We have hitherto thought, and yet think, that when an immersed person presents himself an applicant for admission into any particular congregation, having either oral or written testimony of his having been an orderly member of a Baptist community, he ought forthwith to be received- his application being evidence of his desire to submit to the institution of the Messiah as laid down in our Statute Book- The New Testament. If himself satisfied with his immersion, the church has no liberty, or is under no precept or obligation to demand re-immersion for its satisfaction. (Millennial Harbinger 1835)
Let me once more say, that the only thing which can justify immersion into the name of the Father, of the Son, and of the Holy Spirit, is a confession on the part of the candidate that he did not believe that Jesus was the Messiah, the Son of God- that he died for our sins, was buried, and rose again the third day, at the time of his first immersion- that he now believes the testimony of the Apostles concerning him, and desires to be buried and rise with Christ in faith of a resurrection to eternal life. The instant that re-baptism is preached and practiced on any other ground than that now stated- such as deficient knowledge, weak faith, a change of views- then have we contradicted in some way and made void the word of the Lord- “He who will believe and be immersed shall be saved”-then we abandon the principles of the present reformation, instituted experience meetings, committees for examining candidates, changed the bond of union, and made something else than the belief of the gospel facts the faith of the gospel. (Millennial Harbinger 1835)
Almost no major thought leader in the first and second generation of the American Restoration Movement including Alexander Campbell, David Lipscomb, J.W. McGarvey, and James A. Harding believed that re-immersion should be practiced for those who had been immersed in obedience to the Lord Jesus Christ with a confession of belief that Jesus Christ is the Son of God. Even if the person did not understand that baptism was “for the remission of sins” it did not mean the person did not enjoy remission of sins simply because he failed to understand it. The positions of John Thomas and Austin McGary were the minority. Nevertheless, their view has survived and is still very alive and well in Churches of Christ.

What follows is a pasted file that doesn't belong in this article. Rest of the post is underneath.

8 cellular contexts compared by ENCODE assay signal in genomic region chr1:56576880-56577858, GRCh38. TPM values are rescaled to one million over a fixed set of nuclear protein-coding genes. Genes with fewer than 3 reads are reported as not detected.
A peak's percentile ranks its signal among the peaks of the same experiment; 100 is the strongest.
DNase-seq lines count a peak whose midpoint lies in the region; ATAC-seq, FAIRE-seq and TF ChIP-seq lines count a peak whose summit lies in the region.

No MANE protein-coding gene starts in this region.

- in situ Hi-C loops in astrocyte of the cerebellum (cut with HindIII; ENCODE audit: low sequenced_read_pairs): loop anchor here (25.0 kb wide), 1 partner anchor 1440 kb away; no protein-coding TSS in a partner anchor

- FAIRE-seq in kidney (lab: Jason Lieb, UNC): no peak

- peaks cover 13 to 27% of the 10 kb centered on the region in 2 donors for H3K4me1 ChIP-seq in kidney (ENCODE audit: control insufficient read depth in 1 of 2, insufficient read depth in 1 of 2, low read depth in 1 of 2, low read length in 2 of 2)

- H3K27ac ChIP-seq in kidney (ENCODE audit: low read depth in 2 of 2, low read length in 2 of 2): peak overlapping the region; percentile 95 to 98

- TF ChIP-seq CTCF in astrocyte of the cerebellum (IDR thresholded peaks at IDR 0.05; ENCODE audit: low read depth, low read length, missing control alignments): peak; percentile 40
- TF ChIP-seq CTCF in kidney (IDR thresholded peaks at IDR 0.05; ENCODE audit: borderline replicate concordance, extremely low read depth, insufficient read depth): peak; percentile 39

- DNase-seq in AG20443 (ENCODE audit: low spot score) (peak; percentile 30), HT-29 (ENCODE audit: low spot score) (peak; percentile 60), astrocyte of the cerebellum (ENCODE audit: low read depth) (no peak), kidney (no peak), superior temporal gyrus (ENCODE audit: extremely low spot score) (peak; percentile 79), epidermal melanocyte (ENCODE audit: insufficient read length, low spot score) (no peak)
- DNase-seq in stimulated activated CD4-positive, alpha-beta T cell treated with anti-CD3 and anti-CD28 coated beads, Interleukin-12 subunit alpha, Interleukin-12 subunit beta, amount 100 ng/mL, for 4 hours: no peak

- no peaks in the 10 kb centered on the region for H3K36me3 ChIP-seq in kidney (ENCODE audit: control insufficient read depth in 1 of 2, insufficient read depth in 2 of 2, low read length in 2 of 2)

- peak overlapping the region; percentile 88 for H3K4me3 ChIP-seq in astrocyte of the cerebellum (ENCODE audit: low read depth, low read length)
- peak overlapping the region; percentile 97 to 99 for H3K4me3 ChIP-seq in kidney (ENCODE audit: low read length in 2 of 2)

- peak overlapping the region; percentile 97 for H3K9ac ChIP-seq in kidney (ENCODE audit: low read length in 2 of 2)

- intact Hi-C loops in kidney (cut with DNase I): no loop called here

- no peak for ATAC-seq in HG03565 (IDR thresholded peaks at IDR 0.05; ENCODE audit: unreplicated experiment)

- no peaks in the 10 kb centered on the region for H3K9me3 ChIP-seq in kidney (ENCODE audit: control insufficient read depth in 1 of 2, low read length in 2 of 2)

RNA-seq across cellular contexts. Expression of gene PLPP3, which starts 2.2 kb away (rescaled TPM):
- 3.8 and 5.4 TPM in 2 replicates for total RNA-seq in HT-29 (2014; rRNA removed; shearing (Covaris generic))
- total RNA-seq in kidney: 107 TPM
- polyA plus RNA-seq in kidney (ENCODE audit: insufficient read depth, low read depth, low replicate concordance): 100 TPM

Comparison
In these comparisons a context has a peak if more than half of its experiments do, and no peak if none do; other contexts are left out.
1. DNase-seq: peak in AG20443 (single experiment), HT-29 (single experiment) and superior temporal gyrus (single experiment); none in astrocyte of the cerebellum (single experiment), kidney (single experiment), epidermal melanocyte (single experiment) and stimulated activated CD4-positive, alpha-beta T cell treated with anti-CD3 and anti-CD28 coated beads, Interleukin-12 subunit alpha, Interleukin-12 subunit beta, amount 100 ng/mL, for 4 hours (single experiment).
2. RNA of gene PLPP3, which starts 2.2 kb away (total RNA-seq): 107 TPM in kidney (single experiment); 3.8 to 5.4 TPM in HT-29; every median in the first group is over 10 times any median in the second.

I think the quotes given above should cause us to reflect on some serious questions. Are our views about re-immersion biblical? What must a person understand at the time of their baptism? Is “for remission of sins” the only or controlling motive for Christian baptism? What is our relation to those who are baptized, but do not understand its design “for the remission of sins”? In what cases should re-immersion be administered?
If you want to read a more recent assessment of the issue, Jimmy Allen produced a book in 1991 entitled Rebaptism: What One Must Know to be Born Again. His thesis:
It is my belief that the New Testament teaches when a penitent believer in the crucified and risen Savior is immersed in water to fulfill righteousness or obey God, the Lord forgives his past or alien sins (although he may not know that sins are remitted or that the Holy Spirit is given at the time). If the thesis is correct, the key word is obedience. Can a person actually obey God’s baptismal command while failing to grasp the true meaning of “remission of sins” as set forth in Acts 2:38? David Lipscomb, who edited the Gospel Advocate for more than fifty years, thought so. (pg. 39)